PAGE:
count each ordering separately, but this is \emph{too many}. For
example, if we're trying to count the number of ways to choose two out
of three things, we could list all the \emph{permutations} of two out
of three things---AB, BA, AC, CA, BC, CB---but this is too many, we've
listed each combination of things twice! Since we don't care about
the order, AB is really the same as BA, AC is the same as CA, and BC
is the same as CB, so there are three ways to choose two out of three
things, not six.
\topic{combinations from permutations}
But herein lies the key. Suppose we are choosing $k$ out of $n$
things. We already know how to count the permutations of $k$ out of
$n$ things; as we have noted, this overcounts the combinations, but we
can figure out exactly by how much it overcounts. If we count
permutations, we count every possible order of each group of $k$
things, but we instead want to just count this group once. Well, how
many possible orders are there of $k$ things? Easy---there are $k!$
(that's $k$ factorial, not me being excited about how easy it is).
So if we just take the number of permutations and divide by $k!$, we
get the number of combinations.
\begin{equation}
\label{eq:combinations}
C(n,k) = \binom n k = \frac{P(n,k)}{k!} = \frac{n!}{k!(n-k)!}.
\end{equation}
\topic{binomial coefficients}
Combinations come up so often that they have a special notation:
$\binom n k$, pronounced ``$n$ choose $k$'', denotes the number of
combinations of $k$ out of $n$ things. $\binom n k$ is also often
called a ``binomial coefficient'' (for reasons we will see later). You
can write it in \LaTeX\ as \verb|\binom{n}{k}|. Your calculator
probably has a function to compute combinations called \texttt{nCr}.
\begin{problem} \label{prob:comb-table} Compute $\binom{n}{k}$ for
every value of $n$ from $0$ to $7$ and every value of $k$ from $0$
to $n$ (that is, compute $\binom 0 0$; $\binom 1 0$ and $\binom 1
1$; $\binom 2 0$, $\binom 2 1$, and $\binom 2 2$; and so on). Make
a table with $n$ down the side and $k$ along the top. What patterns
do you notice? Can you explain any of the patterns?
\end{problem}
\begin{problem} \label{prob:ten-choose-5}
Compute $\binom{10}{5}$.
\end{problem}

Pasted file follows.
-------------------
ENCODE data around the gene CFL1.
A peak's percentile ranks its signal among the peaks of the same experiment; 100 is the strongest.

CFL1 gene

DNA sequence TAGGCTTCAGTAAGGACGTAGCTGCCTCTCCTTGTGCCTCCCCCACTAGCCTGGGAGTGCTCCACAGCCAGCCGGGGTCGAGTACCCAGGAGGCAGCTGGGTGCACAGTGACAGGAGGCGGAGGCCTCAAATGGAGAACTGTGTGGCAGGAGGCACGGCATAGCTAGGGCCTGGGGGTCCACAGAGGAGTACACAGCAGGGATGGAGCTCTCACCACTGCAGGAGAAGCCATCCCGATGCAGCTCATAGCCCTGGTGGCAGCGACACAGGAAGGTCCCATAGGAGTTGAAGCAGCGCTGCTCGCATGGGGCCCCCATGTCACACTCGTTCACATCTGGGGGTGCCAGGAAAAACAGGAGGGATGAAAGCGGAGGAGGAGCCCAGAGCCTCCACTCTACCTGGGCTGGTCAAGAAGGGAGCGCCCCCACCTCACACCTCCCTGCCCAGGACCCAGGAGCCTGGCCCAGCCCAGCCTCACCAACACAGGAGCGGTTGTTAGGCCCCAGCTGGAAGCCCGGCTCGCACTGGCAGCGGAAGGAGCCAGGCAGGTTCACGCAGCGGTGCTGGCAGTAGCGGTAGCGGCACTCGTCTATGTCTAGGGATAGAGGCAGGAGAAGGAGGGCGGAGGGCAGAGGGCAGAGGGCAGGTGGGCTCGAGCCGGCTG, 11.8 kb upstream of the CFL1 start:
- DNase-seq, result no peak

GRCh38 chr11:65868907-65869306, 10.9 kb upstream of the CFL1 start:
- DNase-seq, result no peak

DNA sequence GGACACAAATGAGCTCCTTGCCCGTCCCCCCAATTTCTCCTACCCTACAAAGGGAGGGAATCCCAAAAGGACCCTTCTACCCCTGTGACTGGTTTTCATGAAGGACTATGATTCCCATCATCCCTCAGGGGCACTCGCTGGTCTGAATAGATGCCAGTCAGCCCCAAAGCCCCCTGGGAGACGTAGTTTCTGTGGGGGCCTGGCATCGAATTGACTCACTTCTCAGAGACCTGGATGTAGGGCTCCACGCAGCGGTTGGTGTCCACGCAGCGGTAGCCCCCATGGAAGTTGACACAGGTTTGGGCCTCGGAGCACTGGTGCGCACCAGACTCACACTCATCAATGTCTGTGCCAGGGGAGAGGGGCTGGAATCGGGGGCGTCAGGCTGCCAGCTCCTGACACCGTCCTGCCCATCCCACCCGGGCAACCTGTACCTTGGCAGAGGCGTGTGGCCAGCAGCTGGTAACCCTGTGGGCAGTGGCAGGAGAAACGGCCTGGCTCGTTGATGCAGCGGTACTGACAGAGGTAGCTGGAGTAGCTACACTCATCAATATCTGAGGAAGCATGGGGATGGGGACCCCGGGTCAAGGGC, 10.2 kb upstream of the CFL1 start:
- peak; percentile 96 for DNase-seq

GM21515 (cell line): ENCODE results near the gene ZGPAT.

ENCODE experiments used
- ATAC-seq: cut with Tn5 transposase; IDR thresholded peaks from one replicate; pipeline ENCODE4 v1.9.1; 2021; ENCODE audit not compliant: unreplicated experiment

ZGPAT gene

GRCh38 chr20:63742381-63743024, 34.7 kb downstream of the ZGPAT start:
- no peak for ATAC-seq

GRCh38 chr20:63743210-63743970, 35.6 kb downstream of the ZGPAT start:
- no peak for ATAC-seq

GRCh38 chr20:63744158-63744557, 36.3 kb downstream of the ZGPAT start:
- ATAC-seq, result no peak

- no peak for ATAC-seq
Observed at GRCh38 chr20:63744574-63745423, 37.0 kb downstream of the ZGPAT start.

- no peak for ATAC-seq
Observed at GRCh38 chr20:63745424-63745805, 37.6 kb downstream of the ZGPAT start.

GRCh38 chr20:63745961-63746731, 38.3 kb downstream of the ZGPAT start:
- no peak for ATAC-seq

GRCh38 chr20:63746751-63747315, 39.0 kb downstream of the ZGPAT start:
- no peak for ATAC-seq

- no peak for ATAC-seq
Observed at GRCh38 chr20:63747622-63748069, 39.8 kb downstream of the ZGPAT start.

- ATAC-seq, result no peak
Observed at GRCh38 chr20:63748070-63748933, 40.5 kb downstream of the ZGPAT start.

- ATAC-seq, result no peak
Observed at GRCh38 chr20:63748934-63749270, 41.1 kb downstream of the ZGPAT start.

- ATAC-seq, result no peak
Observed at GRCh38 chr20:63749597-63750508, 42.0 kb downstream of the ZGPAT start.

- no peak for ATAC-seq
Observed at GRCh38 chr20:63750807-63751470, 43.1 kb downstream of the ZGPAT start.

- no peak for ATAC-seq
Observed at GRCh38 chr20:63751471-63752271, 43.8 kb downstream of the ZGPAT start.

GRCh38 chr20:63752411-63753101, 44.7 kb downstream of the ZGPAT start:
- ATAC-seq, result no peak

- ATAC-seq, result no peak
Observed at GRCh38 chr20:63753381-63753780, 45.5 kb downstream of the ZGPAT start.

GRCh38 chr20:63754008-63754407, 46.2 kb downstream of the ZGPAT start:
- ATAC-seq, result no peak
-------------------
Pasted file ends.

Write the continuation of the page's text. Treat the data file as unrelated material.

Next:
\begin{problem}
Go back and look at Problem 17 from last week's assignment, and
compare it with your table from \pref{prob:comb-table}, and your
answer to \pref{prob:ten-choose-5}. What do you notice? Can
you explain the relationship?
\end{problem}
\section{More problems}
\label{sec:more-problems}
\begin{problem}
How many different poker hands are there? (A poker hand is five cards.)
\end{problem}
\begin{problem}
Remember Fred from Problem 17 in last week's assignment? What if
his school was at 7th and K streets? How many ways could he walk to
school then?
\end{problem}
\begin{problem}
Fred likes going to Joe's Pizza Parlor, where you can get a Small,
Medium, Large, or Ridiculous pizza with your choice of any three
toppings. In fact, he likes it so much that he goes once every day
and eats an entire pizza. Out of principle, however, Fred never
orders a pizza that he has ordered before. (Fred likes Trying New
Things.) If Joe's has seventeen toppings to choose from, how long
will Fred be able to go to Joe's before he is forced to
order a pizza that he has ordered before?
\end{problem}
\begin{problem}
Each day, after his daily pizza, Fred also likes going to the
Tastie-Freeze Ice Cream Store and getting a banana split. A banana
split consists of three scoops of ice cream (each of the three
scoops must be a \emph{different} kind of ice cream) and any two
different toppings. Recall that Tastie-Freeze has thirty kinds of
ice cream and four toppings. How many different banana splits could
Fred order?
\end{problem}
\begin{problem}
What if the three scoops in a banana split do not necessarily have
to be different (Fred could get three scoops of the same kind of ice
cream, or two of one kind and one of another)? How many different
banana splits are there now? (\emph{Hint:} break the types of
banana splits down into splits with three different kinds of ice
cream, with two kinds, and with one kind, and count each sort of
split separately. Keep in mind that the order of the scoops doesn't matter---but
getting two scoops of chocolate and one of vanilla IS different than
getting two vanilla and one chocolate!)
\end{problem}
%% save these for next week's assignment. Pascal's triangle extravaganza!
%% Pascal's triangle. connections with "streets" problem in part I.
%% Binomial theorem. (?)
%% provide links to blog posts about this stuff.
\end{document}